Please use this identifier to cite or link to this item:
|Title:||Building Leadership Capacity Amongst Young Anishinaabe-Kwe Through Culturally-based activities and Creative Arts|
|Publisher:||School of Native Social Work Journal|
|Abstract:||There is no doubt that ongoing colonization has and continues to affect the overall health and wellbeing of Aboriginal peoples and women in particular. The colonial and imperial imposition of European values and ways have contributed to the decline in Aboriginal languages, culture and traditions as well as Aboriginal women’s economic status, community rights, and roles in the community. The high incidence of violence against Aboriginal women is one of the most profound and tragic results of ongoing colonization. In Canada, Aboriginal women are almost three times more likely to be subjected to violent victimization than their non-Aboriginal counterparts (Brennan, 2011). As well, the Report on Stolen Sisters documents that as of July 2009 520 Aboriginal women have gone missing or have been murdered in Canada in the last three decades (Amnesty International, 2009).While Amnesty International has raised awareness of the violence perpetuated against Aboriginal women in Canada relatively little has been done to address the issue. These statistics affirm that many Aboriginal women find themselves subjected to high levels of violence at the individual and societal levels.|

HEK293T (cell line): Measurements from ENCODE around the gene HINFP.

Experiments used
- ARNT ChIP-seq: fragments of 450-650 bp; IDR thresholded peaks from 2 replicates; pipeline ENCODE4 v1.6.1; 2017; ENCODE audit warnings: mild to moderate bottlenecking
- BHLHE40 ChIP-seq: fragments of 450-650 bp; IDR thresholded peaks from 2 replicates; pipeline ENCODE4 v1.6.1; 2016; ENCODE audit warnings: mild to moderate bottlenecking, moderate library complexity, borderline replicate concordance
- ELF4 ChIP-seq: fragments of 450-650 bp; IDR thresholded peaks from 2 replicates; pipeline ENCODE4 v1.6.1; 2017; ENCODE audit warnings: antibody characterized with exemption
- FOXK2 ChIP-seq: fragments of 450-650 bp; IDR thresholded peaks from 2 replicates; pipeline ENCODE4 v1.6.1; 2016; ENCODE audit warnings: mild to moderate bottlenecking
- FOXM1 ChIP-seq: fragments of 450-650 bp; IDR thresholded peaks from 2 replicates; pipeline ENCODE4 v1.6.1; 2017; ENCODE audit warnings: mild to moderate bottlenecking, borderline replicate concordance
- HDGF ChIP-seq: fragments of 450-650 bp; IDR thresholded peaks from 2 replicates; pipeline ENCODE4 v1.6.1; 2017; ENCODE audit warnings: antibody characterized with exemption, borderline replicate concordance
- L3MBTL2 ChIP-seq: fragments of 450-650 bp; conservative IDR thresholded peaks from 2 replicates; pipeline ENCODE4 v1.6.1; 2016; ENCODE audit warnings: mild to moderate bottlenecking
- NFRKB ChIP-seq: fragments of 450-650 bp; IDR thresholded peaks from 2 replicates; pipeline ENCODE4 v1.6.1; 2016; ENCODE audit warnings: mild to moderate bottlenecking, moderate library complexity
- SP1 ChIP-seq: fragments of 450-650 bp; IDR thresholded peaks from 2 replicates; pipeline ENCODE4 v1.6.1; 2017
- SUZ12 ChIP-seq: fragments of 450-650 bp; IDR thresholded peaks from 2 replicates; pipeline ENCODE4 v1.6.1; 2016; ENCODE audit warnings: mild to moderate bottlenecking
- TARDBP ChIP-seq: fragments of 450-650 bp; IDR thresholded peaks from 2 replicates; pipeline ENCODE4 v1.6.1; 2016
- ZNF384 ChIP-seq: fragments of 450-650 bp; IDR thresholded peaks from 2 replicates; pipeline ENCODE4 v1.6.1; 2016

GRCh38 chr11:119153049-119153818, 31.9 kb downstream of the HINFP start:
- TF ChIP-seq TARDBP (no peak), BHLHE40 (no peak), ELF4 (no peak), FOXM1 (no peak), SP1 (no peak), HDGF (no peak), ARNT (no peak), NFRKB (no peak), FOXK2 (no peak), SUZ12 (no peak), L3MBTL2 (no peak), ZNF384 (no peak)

|Appears in Collections:||Articles|
Files in This Item:
|NSWJournalV8 Cote-Meek et al.pdf||437.76 kB||Adobe PDF||View/Open|
Items in LU|ZONE|UL are protected by copyright, with all rights reserved, unless otherwise indicated.